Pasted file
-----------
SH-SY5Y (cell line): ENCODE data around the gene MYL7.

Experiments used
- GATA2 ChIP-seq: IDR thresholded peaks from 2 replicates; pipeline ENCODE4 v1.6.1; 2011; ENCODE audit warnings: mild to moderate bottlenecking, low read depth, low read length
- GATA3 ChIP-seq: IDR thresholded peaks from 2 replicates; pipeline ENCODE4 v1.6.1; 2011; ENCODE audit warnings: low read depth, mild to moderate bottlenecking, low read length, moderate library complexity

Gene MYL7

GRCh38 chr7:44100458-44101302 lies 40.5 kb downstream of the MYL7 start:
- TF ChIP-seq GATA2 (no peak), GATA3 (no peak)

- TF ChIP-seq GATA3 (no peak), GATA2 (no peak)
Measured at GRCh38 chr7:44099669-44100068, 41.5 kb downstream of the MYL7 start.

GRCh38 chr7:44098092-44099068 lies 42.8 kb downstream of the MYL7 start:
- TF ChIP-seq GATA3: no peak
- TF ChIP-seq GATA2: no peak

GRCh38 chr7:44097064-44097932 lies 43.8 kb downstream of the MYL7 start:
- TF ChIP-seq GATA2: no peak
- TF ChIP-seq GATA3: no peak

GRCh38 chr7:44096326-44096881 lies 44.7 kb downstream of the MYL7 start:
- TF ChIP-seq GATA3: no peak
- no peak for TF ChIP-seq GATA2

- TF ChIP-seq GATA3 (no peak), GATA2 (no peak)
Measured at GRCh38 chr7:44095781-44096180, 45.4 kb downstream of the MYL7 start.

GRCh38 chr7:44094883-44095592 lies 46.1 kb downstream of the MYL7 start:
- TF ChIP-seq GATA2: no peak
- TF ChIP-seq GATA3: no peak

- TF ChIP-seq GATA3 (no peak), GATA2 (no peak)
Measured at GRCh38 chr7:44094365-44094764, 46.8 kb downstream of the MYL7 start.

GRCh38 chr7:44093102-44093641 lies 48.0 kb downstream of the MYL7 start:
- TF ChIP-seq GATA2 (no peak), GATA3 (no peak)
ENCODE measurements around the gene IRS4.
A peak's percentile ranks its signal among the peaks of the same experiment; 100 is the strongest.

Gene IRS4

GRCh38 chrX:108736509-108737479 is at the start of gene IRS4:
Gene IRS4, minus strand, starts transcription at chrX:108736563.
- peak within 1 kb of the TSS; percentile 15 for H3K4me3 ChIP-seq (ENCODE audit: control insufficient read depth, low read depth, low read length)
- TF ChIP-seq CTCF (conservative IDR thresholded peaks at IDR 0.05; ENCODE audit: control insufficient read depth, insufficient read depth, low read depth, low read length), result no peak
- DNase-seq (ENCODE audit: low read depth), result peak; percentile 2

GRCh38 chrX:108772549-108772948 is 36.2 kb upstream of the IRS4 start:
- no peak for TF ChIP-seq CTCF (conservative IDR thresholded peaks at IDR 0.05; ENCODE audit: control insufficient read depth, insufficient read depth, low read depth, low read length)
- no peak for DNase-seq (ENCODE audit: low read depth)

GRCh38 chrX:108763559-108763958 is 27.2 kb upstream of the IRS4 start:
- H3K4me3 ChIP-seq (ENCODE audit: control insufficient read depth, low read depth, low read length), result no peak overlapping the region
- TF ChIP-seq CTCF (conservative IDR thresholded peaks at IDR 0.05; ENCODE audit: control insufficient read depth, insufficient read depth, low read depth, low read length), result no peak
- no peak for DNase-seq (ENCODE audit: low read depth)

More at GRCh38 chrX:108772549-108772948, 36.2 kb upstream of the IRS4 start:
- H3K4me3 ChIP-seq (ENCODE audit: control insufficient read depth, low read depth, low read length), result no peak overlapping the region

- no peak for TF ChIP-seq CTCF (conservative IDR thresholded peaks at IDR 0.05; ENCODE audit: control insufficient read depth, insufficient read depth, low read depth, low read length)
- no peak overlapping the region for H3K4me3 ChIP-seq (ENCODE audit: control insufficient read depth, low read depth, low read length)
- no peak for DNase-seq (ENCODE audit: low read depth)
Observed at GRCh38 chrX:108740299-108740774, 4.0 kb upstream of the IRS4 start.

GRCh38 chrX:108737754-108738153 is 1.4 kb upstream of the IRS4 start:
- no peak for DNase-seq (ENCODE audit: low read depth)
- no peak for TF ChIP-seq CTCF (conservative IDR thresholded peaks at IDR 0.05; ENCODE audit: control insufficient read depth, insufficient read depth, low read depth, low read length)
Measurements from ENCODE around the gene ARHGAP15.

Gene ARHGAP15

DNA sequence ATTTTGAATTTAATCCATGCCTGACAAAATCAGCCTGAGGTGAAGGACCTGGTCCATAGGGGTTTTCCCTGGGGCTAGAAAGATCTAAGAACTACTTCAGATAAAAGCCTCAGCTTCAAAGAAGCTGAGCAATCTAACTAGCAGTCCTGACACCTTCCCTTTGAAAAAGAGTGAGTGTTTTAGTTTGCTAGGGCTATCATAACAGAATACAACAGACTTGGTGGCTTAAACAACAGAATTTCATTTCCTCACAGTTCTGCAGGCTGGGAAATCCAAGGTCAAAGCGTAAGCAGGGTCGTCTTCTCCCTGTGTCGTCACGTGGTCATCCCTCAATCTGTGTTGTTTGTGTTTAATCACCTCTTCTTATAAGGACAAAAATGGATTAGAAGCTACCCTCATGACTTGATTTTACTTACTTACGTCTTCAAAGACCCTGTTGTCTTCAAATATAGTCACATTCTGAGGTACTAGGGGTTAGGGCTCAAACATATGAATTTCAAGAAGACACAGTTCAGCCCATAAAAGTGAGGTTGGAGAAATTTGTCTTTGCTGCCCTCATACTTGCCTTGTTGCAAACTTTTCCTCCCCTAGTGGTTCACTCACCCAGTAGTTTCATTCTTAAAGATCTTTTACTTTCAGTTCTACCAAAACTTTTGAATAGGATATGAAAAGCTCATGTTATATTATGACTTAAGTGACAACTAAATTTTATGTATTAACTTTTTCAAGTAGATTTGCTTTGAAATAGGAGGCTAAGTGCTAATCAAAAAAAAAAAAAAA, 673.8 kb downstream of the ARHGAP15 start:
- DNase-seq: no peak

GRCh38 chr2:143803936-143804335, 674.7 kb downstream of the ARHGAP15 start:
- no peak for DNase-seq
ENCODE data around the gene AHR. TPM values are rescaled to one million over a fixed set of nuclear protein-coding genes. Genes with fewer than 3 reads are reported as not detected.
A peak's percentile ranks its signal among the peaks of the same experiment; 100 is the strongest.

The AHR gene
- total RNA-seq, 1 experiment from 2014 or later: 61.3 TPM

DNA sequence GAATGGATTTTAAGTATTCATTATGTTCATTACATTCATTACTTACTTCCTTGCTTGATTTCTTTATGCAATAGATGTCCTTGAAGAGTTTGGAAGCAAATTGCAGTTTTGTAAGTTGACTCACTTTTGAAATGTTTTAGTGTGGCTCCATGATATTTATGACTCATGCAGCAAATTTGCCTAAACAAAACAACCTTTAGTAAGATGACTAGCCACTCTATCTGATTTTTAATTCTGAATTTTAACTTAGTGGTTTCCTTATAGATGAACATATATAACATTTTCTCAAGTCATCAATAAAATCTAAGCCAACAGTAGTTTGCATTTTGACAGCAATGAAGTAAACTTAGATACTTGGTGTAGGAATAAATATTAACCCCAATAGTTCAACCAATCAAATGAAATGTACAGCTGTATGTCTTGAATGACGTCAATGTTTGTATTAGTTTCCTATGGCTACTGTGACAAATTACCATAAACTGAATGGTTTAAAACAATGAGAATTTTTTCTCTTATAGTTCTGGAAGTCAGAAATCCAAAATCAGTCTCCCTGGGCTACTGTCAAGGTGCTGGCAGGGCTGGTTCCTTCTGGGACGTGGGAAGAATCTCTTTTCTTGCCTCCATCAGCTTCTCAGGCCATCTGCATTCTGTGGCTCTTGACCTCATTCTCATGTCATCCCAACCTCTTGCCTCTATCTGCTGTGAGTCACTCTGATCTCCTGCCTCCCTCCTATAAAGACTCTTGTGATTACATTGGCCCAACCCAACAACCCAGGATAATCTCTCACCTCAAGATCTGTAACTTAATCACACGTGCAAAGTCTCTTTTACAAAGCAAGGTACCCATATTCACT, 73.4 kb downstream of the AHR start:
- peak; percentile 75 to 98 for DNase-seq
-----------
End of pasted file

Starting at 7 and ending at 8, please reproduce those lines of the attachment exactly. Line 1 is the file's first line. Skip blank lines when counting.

- TF ChIP-seq GATA2 (no peak), GATA3 (no peak)

- TF ChIP-seq GATA3 (no peak), GATA2 (no peak)